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This is Kevin O’Leary’s go-to holiday gift (and what’s on his own wish list)

When you’re as successful as entrepreneur and “Shark Tank” star Kevin O’Leary, there are a lot of gifts to give come holiday time: business colleagues, employees, family friends. And O’Leary has a go-to holiday gift he gives them all: money. “My favorite gift in the holidays is an envelope full of cash,” O’Leary tells CNBC Make It. O’Leary says that he even gives his wife cash for the holidays, forgoing more romantic gifts like jewelry. I got a lot of stuff,” O’Leary says.


When you’re as successful as entrepreneur and “Shark Tank” star Kevin O’Leary, there are a lot of gifts to give come holiday time: business colleagues, employees, family friends. And O’Leary has a go-to holiday gift he gives them all: money. “My favorite gift in the holidays is an envelope full of cash,” O’Leary tells CNBC Make It. O’Leary says that he even gives his wife cash for the holidays, forgoing more romantic gifts like jewelry. I got a lot of stuff,” O’Leary says.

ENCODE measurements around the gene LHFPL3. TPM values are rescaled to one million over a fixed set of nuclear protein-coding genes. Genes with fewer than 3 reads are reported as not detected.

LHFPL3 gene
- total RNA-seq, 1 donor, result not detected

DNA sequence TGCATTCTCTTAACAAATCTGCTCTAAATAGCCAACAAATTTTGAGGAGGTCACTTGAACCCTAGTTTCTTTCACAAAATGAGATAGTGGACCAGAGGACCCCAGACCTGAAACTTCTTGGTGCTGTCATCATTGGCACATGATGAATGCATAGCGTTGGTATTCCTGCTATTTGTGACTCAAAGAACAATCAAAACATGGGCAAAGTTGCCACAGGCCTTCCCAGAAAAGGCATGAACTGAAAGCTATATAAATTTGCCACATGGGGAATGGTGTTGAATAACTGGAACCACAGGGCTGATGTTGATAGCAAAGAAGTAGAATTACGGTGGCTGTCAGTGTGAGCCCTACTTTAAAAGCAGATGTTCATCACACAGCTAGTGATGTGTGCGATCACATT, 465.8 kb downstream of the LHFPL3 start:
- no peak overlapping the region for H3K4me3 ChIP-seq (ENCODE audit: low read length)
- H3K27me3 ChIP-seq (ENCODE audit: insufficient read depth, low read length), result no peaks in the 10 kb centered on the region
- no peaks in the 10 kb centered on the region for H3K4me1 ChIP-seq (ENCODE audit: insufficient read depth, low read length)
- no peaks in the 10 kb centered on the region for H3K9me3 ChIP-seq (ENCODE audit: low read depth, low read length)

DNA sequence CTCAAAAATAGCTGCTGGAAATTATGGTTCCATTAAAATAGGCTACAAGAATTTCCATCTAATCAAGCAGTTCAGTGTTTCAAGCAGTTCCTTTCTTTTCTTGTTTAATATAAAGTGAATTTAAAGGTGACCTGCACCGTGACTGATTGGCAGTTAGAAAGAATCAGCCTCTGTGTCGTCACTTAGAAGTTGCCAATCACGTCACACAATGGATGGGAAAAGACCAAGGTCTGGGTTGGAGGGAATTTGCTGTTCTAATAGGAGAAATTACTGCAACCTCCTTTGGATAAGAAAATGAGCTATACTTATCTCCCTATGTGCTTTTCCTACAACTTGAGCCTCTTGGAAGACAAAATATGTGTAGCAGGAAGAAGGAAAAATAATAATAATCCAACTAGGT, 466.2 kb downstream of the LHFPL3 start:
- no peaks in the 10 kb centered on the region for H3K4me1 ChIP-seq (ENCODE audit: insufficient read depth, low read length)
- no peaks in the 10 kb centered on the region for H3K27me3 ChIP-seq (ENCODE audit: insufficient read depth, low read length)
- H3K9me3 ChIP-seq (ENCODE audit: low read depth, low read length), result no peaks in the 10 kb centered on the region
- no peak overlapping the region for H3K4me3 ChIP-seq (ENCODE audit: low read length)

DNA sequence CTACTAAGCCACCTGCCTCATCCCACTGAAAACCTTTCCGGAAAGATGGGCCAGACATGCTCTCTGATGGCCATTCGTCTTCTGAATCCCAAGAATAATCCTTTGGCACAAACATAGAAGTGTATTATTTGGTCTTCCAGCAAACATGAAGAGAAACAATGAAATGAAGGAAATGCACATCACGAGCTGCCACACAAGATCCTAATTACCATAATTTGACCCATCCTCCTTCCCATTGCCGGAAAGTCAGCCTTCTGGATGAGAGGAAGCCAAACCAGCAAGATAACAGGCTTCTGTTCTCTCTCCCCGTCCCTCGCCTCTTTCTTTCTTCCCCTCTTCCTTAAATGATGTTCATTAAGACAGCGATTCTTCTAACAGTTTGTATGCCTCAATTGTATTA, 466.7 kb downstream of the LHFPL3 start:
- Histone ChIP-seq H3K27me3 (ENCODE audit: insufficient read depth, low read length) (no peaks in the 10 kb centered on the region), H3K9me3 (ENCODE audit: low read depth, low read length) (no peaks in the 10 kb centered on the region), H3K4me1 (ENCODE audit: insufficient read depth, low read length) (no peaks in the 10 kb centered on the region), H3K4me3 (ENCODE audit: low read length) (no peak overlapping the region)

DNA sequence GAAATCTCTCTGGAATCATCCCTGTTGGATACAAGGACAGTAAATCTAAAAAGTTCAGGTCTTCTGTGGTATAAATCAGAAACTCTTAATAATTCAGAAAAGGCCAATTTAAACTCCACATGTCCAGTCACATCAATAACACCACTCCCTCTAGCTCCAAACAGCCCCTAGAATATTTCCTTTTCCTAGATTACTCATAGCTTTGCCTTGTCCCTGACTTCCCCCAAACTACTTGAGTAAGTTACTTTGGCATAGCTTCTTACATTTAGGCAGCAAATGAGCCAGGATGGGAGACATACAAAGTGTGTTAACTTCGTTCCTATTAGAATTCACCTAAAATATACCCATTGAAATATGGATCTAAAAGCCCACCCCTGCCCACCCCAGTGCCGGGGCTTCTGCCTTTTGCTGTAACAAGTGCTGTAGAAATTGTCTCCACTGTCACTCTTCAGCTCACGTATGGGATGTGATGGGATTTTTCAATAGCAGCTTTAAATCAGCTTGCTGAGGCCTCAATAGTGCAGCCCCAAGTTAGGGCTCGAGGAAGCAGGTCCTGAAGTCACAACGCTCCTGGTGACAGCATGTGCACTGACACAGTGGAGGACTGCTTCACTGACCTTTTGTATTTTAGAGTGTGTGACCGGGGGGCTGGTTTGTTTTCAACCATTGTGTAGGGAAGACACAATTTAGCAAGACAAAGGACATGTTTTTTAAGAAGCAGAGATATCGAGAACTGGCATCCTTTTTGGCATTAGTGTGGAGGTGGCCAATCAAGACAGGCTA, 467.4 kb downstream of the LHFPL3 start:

This is Kevin O’Leary’s go-to holiday gift (and what’s on his own wish list) Cached Page below :
Company: cnbc, Activity: cnbc, Date: 2018-11-21  Authors: sarah berger
Keywords: news, cnbc, companies, olearys, list, gift, gives, oleary, wife, cash, stuff, lot, whats, holidays, goto, gifts, holiday, wish, kevin


This is Kevin O'Leary's go-to holiday gift (and what's on his own wish list)

When you’re as successful as entrepreneur and “Shark Tank” star Kevin O’Leary, there are a lot of gifts to give come holiday time: business colleagues, employees, family friends. And O’Leary has a go-to holiday gift he gives them all: money.

“My favorite gift in the holidays is an envelope full of cash,” O’Leary tells CNBC Make It. “Everybody loves that. They really do.”

And O’Leary isn’t talking about gift cards. (It’s been reported that between 2005 and 2011 $41 billion on gift cards went unspent.)

“Cash is the most liquid, you can spend it anywhere you want,” he explains. “I’ve never given a wad of cash to an employee or a friend or a family member that wasn’t met with a big smile. Cash with a rose on the envelope? Ooh La La!”